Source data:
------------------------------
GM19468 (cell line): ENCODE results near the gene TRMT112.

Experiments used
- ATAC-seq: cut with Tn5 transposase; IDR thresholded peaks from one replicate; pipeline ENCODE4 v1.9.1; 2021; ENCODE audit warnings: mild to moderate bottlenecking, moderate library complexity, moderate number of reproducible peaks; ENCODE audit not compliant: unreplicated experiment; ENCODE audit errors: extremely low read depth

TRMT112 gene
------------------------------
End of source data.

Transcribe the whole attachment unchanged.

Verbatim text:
GM19468 (cell line): ENCODE results near the gene TRMT112.

Experiments used
- ATAC-seq: cut with Tn5 transposase; IDR thresholded peaks from one replicate; pipeline ENCODE4 v1.9.1; 2021; ENCODE audit warnings: mild to moderate bottlenecking, moderate library complexity, moderate number of reproducible peaks; ENCODE audit not compliant: unreplicated experiment; ENCODE audit errors: extremely low read depth

TRMT112 gene